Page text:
I agree! Labor unions need some re-imagination and drop the usual catch calls.

  • talagalangha

    Noynoy is the worst, inept president we have ever had…and THE MOST CORRUPT, too!

    The 24 Napoles pics are the last straw…and then Kit Tatad’s revelation, na scripted nga pala talaga ang surrender ni Napoles…

    The end for Pnoy is in sight….yellows, time to jump ship….

    • shane oy

      oo na ikaw na. May tama ka din – kaso sa utak.

    • Ragna_rok

      If Noynoy is worst, so you think GMA, Erap,FVR, Cory and Macoy is all better than him? And your basis is just the 24pics and Tatad’s revelation o 6hour meeting for being the worst president?

      So you are wishing Erap or Gibo or Villar won?

      I think if that is your basis you can even plead for insanity in any court.

      I think there is no better President than PNoy, and don’t conclude that I support or even voted for him. I feel sad that this lack of good leadership scenario makes the situation of Philippines as it worst..

  • unokritiko

    About pork barrel scam,i am just wondering, big wonder why the BIR does not even bulge into this mess.
    they dont even have any study or even parallel investigation into this mess.
    very wondering>>henares should resign and all the BIR staff for negligence and palusot sa mga taong ito.
    nakakasuka ang opisinang ito and yet they are very strict to other personalities.

    • shane oy

      lols cge ikaw pumalit sa kanya mas magaling ka eh.

      • unokritiko

        Hindi ako tumatanggap ng alok ng ibang tao na may kasamang pangangailangan sa iyo.

  • Oscuro

    Many companies face high operations costs due mainly in fact to high cost of energy (fuel and power) and manpower. Power cost could easily be addressed by the government however as it is in the control of a cartel of oligarchs, too bad for us. Sad face there. These two things are the main apprehension of foreign investors. That’s not counting taxation as well. Some will argue that there are more, like ownership but I will not get into that.

    My biggest question is….contractual employment? This was a remedy presented to Cory as a guise of easing unemployment but is now an institution for major corporations such as SM. Yes, boys and girls. The SM employees you see there, most of them work less than 6 mos. at a time for less than minimum wages. So are many factory workers.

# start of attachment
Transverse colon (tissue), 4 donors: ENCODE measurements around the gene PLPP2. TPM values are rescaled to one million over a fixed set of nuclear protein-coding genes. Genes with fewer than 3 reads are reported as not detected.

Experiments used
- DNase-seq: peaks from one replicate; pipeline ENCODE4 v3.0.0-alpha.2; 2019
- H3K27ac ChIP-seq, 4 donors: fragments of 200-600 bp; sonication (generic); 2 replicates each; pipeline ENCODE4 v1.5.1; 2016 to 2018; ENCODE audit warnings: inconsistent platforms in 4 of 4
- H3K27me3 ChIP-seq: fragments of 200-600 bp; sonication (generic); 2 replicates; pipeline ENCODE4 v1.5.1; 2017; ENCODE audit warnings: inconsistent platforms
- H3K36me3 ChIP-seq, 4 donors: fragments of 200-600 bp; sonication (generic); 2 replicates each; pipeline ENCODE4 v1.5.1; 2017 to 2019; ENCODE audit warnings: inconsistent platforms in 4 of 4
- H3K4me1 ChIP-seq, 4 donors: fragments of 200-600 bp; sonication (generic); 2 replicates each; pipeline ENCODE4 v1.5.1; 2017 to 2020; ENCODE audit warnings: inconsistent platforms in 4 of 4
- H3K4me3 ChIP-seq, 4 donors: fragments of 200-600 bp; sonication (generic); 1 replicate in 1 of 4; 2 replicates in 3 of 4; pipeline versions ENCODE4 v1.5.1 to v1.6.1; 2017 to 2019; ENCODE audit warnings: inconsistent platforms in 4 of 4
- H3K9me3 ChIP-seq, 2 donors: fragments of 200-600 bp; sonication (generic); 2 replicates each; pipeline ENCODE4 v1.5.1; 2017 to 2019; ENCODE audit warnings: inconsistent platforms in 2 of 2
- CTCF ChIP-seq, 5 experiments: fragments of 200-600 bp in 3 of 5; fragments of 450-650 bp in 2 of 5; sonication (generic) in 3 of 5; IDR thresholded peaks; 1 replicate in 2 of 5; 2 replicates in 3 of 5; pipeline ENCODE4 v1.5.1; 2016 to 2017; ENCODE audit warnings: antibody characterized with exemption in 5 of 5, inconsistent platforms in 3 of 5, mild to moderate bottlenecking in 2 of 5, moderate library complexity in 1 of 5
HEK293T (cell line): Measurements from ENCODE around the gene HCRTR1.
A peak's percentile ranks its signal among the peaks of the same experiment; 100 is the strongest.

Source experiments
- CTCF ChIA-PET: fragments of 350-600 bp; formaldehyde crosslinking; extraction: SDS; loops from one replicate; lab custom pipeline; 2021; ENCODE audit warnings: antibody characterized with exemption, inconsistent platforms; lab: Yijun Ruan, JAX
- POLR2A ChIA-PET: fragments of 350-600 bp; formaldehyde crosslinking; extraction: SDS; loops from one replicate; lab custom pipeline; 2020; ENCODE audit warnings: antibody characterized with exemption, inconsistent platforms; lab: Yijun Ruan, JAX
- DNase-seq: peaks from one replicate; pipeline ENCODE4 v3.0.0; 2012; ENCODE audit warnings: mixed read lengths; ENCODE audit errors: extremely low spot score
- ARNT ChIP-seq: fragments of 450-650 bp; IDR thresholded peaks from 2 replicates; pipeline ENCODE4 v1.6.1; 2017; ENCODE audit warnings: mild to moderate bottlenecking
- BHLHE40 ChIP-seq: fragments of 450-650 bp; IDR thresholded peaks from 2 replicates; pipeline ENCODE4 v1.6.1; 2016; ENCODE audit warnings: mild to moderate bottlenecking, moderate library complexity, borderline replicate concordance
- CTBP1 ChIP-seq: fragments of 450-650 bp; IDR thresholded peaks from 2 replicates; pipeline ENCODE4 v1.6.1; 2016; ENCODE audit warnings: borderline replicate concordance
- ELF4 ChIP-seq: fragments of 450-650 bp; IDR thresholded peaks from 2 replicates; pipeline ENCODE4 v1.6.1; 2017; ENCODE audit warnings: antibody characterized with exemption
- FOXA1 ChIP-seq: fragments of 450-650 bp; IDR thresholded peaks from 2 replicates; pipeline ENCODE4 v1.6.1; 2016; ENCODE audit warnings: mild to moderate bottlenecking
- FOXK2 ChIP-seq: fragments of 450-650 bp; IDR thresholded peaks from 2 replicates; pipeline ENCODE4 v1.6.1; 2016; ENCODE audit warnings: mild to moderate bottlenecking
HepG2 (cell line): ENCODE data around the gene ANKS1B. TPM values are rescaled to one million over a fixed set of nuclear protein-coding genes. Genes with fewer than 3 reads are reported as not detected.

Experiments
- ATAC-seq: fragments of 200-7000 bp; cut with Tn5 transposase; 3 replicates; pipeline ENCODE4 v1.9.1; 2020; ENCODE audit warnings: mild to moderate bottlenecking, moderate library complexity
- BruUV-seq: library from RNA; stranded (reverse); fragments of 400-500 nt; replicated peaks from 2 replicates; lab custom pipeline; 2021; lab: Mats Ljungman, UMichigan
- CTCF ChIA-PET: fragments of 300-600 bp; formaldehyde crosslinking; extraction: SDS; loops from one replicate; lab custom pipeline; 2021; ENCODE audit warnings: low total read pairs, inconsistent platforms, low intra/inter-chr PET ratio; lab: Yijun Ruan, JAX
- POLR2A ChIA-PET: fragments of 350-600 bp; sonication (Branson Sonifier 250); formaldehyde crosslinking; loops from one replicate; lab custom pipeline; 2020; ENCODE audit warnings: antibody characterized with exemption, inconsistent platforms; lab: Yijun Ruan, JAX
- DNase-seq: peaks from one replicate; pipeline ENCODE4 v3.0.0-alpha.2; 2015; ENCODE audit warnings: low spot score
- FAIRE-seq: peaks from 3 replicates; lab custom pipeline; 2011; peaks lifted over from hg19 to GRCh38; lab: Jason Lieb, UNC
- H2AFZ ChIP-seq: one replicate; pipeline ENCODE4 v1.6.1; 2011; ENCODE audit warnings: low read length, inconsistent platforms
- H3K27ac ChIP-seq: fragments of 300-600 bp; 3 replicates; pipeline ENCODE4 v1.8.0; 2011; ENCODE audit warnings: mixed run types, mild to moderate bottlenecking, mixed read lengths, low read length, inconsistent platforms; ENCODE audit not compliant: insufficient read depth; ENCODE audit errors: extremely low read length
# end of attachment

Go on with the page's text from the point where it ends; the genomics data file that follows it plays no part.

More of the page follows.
It is surprising to read on business newspapers the quarterly announcement of blue chip corporations such as MERALCO, SMB, SM etc…..about their increased profitability as opposed to the previous quarters disclosure. That to me is pure WIN.

  • bulong…weh

    YES! tama ito, ang laki laki ng tax na kinukuha nyo sa amin, ninanakaw lang naman…ibig sabihin nito, sobra talaga ang taas ng tax, ibaba nyo na yan sa 15%!

  • hosay

    tax break, only in your dreams, general strike and demand income tax free for minimum wage earners. period


    Unemployment and underemployment can’t be solve by giving the labor the tax break.
    What is Balisacan thinking? Another mediocre cabinet member courtesy of the mediocre president.

  • Anti-Pork lover boy

    Mas maraming pinapangak bawat minuto kesa ang isang matanda magkakatrabaho. Ayaw niyo ng RH-Bill cge mag apply kayong lahat sakristan ng simbahan.

  • farmerson

    “Don’t look for a job, Create a job”. Do not hire people who are already retired.

  • Nic Legaspi

    The entry of foreign corporations is a big problem in this country. It costs simply too much to do business here. Industries that employ huge numbers of workers, like manufacturing, also consumes huge electricity, and with power rates as high as ours, our country will always miss the opportunity.

    I believe the reason why there are lots of underemployed people is because of job satisfaction. How can one be satisfied when around a third of his income is taken by the government? People who are trying to make ends meet would then look for another job to augment his income. The government’s lax implementation of tax laws only serve to penalize the middle-income workers who get automatic deductions come payday. What happened to BIR’s proposal of coordinating with the PRC regarding the licensing of professionals who evade paying taxes? Wala pa din.